The rallying cry of nonprofit organizations – especially in human services – calls for attracting a younger donor. Considering the average age of a human services donor is approaching 70, the desire for filling the funnel for long-term sustainability is understandable.
In truth, both young and older generations play a vital role in fundraising strategy. One is instrumental for advocacy, influencing, and volunteering; the other supplies the dollars to support vital programs and growth.
Almost by definition, millennials are more digitally engaged with nonprofits than any other generation. Notably, over half of all millennials receive email from a nonprofit, and 39% have “Liked” at least one nonprofit on Facebook.
Seniors however, have the highest donation rates of any generation. Nearly three-quarters of seniors give to nonprofit organizations, and give more than any other segment (even when excluding large gifts). In fact, the percentage of the general population who give charitably increases with age, as does the amount given.
If millennials engage digitally, and seniors engage fiscally, then volunteering just might be the great equalizer between the two polar generations. They have the same rates of volunteering, with a third of each segment giving their time in the past year.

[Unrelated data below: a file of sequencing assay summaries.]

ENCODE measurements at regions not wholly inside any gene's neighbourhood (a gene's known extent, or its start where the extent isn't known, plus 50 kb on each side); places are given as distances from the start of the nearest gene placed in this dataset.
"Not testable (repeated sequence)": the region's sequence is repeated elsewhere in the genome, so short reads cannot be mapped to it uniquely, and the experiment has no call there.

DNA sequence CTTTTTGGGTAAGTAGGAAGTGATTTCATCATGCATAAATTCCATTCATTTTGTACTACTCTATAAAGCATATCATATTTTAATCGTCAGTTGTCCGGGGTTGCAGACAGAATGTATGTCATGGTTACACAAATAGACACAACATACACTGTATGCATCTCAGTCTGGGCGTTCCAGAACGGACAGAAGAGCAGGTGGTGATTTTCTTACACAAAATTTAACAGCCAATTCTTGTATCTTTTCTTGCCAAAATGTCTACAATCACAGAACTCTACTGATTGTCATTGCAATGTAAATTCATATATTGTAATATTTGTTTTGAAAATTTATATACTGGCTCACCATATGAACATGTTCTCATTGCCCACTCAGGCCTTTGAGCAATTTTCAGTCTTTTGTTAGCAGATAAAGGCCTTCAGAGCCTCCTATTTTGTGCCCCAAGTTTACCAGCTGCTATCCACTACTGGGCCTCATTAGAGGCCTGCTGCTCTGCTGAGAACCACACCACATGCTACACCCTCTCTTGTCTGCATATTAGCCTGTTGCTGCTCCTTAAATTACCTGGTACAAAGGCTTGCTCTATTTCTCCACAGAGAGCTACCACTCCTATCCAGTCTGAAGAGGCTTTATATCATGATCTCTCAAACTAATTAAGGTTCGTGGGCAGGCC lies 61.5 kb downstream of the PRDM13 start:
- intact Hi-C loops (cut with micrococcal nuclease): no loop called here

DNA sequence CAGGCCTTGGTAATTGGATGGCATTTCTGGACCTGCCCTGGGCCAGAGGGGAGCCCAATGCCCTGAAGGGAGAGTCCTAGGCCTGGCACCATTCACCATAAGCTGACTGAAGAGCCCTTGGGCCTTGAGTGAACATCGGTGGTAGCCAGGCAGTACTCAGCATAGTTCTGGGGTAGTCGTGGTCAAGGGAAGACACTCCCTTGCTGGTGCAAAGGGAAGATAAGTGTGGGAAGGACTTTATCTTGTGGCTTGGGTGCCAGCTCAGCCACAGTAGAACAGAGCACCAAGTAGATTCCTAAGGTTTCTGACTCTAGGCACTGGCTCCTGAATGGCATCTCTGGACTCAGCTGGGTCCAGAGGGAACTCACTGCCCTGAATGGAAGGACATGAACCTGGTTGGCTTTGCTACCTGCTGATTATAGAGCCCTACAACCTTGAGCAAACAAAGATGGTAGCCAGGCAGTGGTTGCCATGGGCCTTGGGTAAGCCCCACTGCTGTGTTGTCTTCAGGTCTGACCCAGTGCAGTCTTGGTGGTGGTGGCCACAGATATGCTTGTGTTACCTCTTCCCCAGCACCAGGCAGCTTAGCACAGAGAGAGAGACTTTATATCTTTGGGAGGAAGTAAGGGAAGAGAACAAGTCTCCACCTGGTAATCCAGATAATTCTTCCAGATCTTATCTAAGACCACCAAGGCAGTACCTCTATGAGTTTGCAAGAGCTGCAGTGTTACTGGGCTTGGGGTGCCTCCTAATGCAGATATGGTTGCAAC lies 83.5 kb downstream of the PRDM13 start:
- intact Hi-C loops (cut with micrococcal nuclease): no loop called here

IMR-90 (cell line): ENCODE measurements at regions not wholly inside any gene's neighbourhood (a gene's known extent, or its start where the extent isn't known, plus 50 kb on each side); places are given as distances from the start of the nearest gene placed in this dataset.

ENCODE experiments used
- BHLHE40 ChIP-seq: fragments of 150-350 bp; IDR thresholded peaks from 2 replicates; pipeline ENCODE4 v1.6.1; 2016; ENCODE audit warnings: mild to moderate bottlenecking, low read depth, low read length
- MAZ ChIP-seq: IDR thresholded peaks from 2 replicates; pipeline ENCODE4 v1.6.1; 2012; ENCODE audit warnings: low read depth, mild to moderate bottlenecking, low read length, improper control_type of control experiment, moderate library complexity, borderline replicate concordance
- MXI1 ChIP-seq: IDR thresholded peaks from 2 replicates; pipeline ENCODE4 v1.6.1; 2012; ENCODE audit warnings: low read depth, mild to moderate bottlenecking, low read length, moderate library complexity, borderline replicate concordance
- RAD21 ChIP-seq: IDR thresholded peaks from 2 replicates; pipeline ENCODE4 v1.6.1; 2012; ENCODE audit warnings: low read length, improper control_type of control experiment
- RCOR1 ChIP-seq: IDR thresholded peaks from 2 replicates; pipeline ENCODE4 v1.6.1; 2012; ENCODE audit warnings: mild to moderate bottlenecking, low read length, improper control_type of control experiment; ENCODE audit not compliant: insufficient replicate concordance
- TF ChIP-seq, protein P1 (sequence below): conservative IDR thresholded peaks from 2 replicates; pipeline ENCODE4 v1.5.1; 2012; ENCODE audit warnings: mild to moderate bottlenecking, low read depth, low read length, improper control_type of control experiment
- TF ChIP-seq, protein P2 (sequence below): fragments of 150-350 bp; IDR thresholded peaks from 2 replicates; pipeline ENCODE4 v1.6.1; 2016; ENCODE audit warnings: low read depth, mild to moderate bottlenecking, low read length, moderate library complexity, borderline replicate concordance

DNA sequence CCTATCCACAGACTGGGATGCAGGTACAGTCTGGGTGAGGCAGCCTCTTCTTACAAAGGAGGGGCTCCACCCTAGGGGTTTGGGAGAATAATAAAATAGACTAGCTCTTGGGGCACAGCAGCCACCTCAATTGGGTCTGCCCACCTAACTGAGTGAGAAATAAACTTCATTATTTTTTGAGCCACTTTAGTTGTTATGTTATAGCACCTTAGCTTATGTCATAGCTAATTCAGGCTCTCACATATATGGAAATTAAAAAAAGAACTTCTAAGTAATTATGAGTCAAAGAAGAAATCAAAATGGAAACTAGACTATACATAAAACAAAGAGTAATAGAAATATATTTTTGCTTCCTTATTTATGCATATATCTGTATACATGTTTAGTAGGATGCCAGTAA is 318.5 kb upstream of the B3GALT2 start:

Millennials are not donors so much as they are fundraisers. They often care more about issues than organizations, aligning their passions through cause-related missions.
So what’s the key to garnering more millennial support? Tapping into the younger generations’ networks to broadcast their interests through your organization. Activating their passions through your organization triggers the power of their social networks.
But first, polish your major and legacy giving strategies. Millennials and seniors work in concert; different systems with different measurable outcomes. Both are vital to long-term fundraising success.
By: Lori Connolly, vp, research & analytics